The fallible and the other Japanese ends of the world

July 6, 2013 at 6:20 pm Leave a comment

In Neon Genesis Evangelion we never actually arrive at the knowable. The entire series runs on a series of unknowables that are never revealed, rather their strangeness becomes a force. The plot is perturbed by amongst other things polymorphic balls, crucified aliens, masked invaders, the series enemies are never quite knowable, they refuse to speak, and the plot line we get from them is so incomprehensible it may as well be surrealism. The feel genuinely alien. In Shingeki no Kyojin, settlers in a medieval village are facing inexplicable giants, when their science team comes back defeated, the tone is grim. A woman hysterically grand at them asking about her son, they hand her a solemn bloody cloth which she unwraps to reveal an arm, she immediately screams did he did defending their country, to which the sergeant replies of course before breaking down to admit, they don’t understand the titans, and they have been sacrificing men in vain. The Titans then proceed to tear down the walls.

The Japanese have consistently set up apocalypses of the inscrutable. The characters face a world alien from what we know, and are incapable of comprehending it. Powers far stronger than mankind make strangely realistic whims which often destroy huge swathes of human culture. In American the world is ending films we often find the protagonist with an exact idea of what is coming: a virus, an alien invasion, a zombie, or simply environmental collapse. Eva and SNK are unique in their use of the other as a apocalyptic device and it is peculiarly Japanese see a foreign invading culture that is not a mirror of ourselves. In Independence Day, for example, we discover the aliens have never discovered sustainable strategies for maintaing life on earth, hence they are like us: parasites who might have to leave home. In World War Z the enemies are Zombies, which as Sam Raimi famously once wrote: “they’re us!”. The apocalypse in Hollywood cinema is always familiar, it is never cultural, and it is often mundane. The reason the world ends it seems is to prove the masculinity of the hero, it’s a chance for a few brace men to mine an asteroid in faster, a fighter jet to take on an alien armada, or a Doctor to fend off the last vestiges of humanity from annihilation. A cure is always at hand or at least a rock to break a Zombie’s skull. What sets the Japanese apart is that they aren’t afraid to be humbled by the end of the world.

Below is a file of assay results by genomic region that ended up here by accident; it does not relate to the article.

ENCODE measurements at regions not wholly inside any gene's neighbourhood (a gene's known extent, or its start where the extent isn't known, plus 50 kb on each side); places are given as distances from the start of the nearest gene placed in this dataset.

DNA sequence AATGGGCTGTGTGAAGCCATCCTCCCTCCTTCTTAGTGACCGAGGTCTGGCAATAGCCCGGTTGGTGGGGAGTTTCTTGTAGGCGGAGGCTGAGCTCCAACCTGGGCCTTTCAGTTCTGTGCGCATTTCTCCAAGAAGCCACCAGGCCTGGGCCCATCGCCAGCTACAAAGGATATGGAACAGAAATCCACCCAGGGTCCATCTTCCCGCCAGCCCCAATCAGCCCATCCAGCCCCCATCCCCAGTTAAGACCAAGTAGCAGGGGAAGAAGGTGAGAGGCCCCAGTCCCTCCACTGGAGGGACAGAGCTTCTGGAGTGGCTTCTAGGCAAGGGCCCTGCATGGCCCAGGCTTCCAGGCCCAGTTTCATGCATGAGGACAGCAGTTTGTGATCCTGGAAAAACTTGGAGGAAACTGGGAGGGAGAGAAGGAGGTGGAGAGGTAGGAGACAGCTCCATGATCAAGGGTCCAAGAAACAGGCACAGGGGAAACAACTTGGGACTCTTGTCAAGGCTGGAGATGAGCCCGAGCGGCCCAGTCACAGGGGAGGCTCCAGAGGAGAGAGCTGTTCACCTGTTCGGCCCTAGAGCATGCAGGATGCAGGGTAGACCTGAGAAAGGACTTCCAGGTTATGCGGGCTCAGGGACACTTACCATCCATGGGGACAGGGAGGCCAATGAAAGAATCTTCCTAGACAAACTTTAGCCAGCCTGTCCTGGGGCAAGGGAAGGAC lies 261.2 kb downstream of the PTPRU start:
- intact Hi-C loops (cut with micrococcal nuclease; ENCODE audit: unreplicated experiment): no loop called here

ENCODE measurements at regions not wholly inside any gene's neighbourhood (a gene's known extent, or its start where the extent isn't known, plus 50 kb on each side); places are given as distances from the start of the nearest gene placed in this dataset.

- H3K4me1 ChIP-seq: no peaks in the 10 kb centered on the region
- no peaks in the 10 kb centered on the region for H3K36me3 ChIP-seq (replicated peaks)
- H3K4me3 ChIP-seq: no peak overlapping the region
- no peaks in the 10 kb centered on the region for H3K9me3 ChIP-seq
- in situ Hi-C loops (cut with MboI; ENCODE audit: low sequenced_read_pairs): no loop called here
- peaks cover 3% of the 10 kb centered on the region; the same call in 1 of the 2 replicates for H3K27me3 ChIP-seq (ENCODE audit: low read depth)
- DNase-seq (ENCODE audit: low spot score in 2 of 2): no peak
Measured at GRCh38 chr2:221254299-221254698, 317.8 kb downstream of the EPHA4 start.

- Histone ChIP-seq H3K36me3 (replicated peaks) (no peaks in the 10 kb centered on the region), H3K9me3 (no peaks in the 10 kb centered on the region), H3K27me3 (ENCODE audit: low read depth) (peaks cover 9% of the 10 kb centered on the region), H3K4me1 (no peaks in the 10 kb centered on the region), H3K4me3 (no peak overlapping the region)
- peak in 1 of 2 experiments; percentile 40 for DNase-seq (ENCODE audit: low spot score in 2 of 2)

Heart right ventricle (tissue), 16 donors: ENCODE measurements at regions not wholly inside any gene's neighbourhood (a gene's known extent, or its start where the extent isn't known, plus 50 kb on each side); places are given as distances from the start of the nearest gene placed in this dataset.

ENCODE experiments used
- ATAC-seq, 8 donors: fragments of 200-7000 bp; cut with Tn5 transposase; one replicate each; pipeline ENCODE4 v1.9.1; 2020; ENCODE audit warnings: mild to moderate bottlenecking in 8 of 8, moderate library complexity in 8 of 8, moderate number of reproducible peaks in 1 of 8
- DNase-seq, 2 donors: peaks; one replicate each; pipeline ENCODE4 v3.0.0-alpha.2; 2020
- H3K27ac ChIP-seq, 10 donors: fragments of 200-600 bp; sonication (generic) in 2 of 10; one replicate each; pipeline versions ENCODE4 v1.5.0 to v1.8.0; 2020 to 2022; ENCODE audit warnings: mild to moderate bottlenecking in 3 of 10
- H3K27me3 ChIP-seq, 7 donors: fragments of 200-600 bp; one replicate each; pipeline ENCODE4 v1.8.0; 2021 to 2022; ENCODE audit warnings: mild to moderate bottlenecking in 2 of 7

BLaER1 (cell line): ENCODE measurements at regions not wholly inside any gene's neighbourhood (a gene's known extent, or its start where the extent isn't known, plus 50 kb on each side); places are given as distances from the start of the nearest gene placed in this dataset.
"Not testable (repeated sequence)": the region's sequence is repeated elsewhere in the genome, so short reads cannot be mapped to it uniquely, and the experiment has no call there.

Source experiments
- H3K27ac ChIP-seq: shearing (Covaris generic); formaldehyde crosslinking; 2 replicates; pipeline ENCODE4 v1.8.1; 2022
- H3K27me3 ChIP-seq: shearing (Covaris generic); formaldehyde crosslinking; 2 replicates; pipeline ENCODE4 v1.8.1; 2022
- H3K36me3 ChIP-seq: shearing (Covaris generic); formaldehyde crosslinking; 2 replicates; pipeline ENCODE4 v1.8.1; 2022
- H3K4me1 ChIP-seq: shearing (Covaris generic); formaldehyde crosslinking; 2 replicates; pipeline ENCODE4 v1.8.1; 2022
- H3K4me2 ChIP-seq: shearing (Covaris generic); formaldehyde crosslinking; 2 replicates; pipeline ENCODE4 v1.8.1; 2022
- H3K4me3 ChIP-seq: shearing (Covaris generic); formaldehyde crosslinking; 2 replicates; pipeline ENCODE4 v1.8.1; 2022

The scientists in Neon Genesis Evangelion never discover what makes the angels tick. They never figure out where they come from or why. Like the researchers in Shingeki no Kyojin, they are at a loss. Like the poor mother devoured by Titans in Shingeki no Kyojin, we feel as if the Eva pilots can sincerely fail, and they do. These films don’t see the apocalypse as predictable, neither is it empowering, the stories here disempower their characters to infantilism and then build them back up again. The apocalypse renders the world unlivable, but not by knowable forces, but rather by the whims of an alien culture. In this sense Evangelion can be seen as a post-colonial narrative, an undertow of colonial holocaust the author happened to unearth in Japanese culture, Hiroshima as coke machine and American inquest. However for it’s American fans Eva works as a metaphor for trauma, for all the bruises we acquire at the hand of others.

Shingeki no Kyojin is hardly the first Japanese work to introduce a new innovation on horror, the ring of course found demons in our video tapes and electronics. However, it is one of the few to realize how much pop culture needs disempowerment. Towards the end of his life J.G. Ballard predicted malls based on attrition and the worst of our needs. In Japan at least the stations seem to have already received the message, and we are being fed the anti-hope we require, the exact destructive fantasies the id needs to remake itself, just as the resident of Eva and Shingeki no Kyojin must remake their worlds too.

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